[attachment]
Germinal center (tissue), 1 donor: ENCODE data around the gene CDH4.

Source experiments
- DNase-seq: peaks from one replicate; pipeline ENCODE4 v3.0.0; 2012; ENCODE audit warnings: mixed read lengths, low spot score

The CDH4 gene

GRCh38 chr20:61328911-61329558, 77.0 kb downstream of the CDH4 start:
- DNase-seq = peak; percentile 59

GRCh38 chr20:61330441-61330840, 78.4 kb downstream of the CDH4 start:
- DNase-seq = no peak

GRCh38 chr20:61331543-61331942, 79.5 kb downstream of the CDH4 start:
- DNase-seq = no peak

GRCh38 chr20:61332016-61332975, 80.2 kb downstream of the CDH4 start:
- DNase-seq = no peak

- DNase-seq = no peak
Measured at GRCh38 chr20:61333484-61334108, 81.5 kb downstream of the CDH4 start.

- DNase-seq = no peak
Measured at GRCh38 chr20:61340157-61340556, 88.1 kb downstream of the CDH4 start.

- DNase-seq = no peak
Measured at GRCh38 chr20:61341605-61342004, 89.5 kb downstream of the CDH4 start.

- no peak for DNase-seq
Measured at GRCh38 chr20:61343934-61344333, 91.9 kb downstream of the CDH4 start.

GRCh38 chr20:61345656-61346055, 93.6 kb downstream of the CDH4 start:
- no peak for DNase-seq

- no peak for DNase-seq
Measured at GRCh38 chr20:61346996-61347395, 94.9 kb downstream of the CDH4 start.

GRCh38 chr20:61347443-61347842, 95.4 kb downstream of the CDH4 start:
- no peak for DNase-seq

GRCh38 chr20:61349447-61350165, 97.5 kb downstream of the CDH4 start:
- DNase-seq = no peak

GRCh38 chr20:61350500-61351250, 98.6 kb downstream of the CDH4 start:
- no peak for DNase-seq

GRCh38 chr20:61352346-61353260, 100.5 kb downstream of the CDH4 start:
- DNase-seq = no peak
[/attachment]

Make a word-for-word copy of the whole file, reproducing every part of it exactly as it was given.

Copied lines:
Germinal center (tissue), 1 donor: ENCODE data around the gene CDH4.

Source experiments
- DNase-seq: peaks from one replicate; pipeline ENCODE4 v3.0.0; 2012; ENCODE audit warnings: mixed read lengths, low spot score

The CDH4 gene

GRCh38 chr20:61328911-61329558, 77.0 kb downstream of the CDH4 start:
- DNase-seq = peak; percentile 59

GRCh38 chr20:61330441-61330840, 78.4 kb downstream of the CDH4 start:
- DNase-seq = no peak

GRCh38 chr20:61331543-61331942, 79.5 kb downstream of the CDH4 start:
- DNase-seq = no peak

GRCh38 chr20:61332016-61332975, 80.2 kb downstream of the CDH4 start:
- DNase-seq = no peak

- DNase-seq = no peak
Measured at GRCh38 chr20:61333484-61334108, 81.5 kb downstream of the CDH4 start.

- DNase-seq = no peak
Measured at GRCh38 chr20:61340157-61340556, 88.1 kb downstream of the CDH4 start.

- DNase-seq = no peak
Measured at GRCh38 chr20:61341605-61342004, 89.5 kb downstream of the CDH4 start.

- no peak for DNase-seq
Measured at GRCh38 chr20:61343934-61344333, 91.9 kb downstream of the CDH4 start.

GRCh38 chr20:61345656-61346055, 93.6 kb downstream of the CDH4 start:
- no peak for DNase-seq

- no peak for DNase-seq
Measured at GRCh38 chr20:61346996-61347395, 94.9 kb downstream of the CDH4 start.

GRCh38 chr20:61347443-61347842, 95.4 kb downstream of the CDH4 start:
- no peak for DNase-seq

GRCh38 chr20:61349447-61350165, 97.5 kb downstream of the CDH4 start:
- DNase-seq = no peak

GRCh38 chr20:61350500-61351250, 98.6 kb downstream of the CDH4 start:
- no peak for DNase-seq

GRCh38 chr20:61352346-61353260, 100.5 kb downstream of the CDH4 start:
- DNase-seq = no peak